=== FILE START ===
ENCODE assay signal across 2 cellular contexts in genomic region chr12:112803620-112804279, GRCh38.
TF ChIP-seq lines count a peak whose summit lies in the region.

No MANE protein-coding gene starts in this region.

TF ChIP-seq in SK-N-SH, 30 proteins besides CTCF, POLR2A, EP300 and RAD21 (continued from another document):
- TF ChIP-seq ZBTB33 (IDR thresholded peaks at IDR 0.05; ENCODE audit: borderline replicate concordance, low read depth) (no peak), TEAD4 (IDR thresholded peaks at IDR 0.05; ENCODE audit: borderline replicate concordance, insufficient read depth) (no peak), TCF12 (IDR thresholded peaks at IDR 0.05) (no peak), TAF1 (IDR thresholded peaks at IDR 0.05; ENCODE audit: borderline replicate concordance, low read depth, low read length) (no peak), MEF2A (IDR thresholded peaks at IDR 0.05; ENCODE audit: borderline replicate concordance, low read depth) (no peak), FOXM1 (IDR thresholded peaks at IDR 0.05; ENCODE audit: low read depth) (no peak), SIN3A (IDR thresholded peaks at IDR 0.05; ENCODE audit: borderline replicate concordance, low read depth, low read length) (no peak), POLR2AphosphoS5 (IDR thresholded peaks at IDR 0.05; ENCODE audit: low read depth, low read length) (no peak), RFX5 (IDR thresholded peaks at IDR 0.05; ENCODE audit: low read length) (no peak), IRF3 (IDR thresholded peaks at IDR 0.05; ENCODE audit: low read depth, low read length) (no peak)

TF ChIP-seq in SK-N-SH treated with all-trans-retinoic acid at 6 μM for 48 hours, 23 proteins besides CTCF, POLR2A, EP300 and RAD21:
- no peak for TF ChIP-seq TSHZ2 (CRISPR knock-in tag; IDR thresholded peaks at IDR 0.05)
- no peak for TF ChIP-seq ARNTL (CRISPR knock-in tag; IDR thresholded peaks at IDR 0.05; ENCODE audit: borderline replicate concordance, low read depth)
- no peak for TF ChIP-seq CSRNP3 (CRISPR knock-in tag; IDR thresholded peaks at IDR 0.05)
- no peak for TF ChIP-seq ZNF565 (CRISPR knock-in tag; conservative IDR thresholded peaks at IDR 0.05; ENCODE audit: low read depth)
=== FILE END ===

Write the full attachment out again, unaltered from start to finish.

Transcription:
ENCODE assay signal across 2 cellular contexts in genomic region chr12:112803620-112804279, GRCh38.
TF ChIP-seq lines count a peak whose summit lies in the region.

No MANE protein-coding gene starts in this region.

TF ChIP-seq in SK-N-SH, 30 proteins besides CTCF, POLR2A, EP300 and RAD21 (continued from another document):
- TF ChIP-seq ZBTB33 (IDR thresholded peaks at IDR 0.05; ENCODE audit: borderline replicate concordance, low read depth) (no peak), TEAD4 (IDR thresholded peaks at IDR 0.05; ENCODE audit: borderline replicate concordance, insufficient read depth) (no peak), TCF12 (IDR thresholded peaks at IDR 0.05) (no peak), TAF1 (IDR thresholded peaks at IDR 0.05; ENCODE audit: borderline replicate concordance, low read depth, low read length) (no peak), MEF2A (IDR thresholded peaks at IDR 0.05; ENCODE audit: borderline replicate concordance, low read depth) (no peak), FOXM1 (IDR thresholded peaks at IDR 0.05; ENCODE audit: low read depth) (no peak), SIN3A (IDR thresholded peaks at IDR 0.05; ENCODE audit: borderline replicate concordance, low read depth, low read length) (no peak), POLR2AphosphoS5 (IDR thresholded peaks at IDR 0.05; ENCODE audit: low read depth, low read length) (no peak), RFX5 (IDR thresholded peaks at IDR 0.05; ENCODE audit: low read length) (no peak), IRF3 (IDR thresholded peaks at IDR 0.05; ENCODE audit: low read depth, low read length) (no peak)

TF ChIP-seq in SK-N-SH treated with all-trans-retinoic acid at 6 μM for 48 hours, 23 proteins besides CTCF, POLR2A, EP300 and RAD21:
- no peak for TF ChIP-seq TSHZ2 (CRISPR knock-in tag; IDR thresholded peaks at IDR 0.05)
- no peak for TF ChIP-seq ARNTL (CRISPR knock-in tag; IDR thresholded peaks at IDR 0.05; ENCODE audit: borderline replicate concordance, low read depth)
- no peak for TF ChIP-seq CSRNP3 (CRISPR knock-in tag; IDR thresholded peaks at IDR 0.05)
- no peak for TF ChIP-seq ZNF565 (CRISPR knock-in tag; conservative IDR thresholded peaks at IDR 0.05; ENCODE audit: low read depth)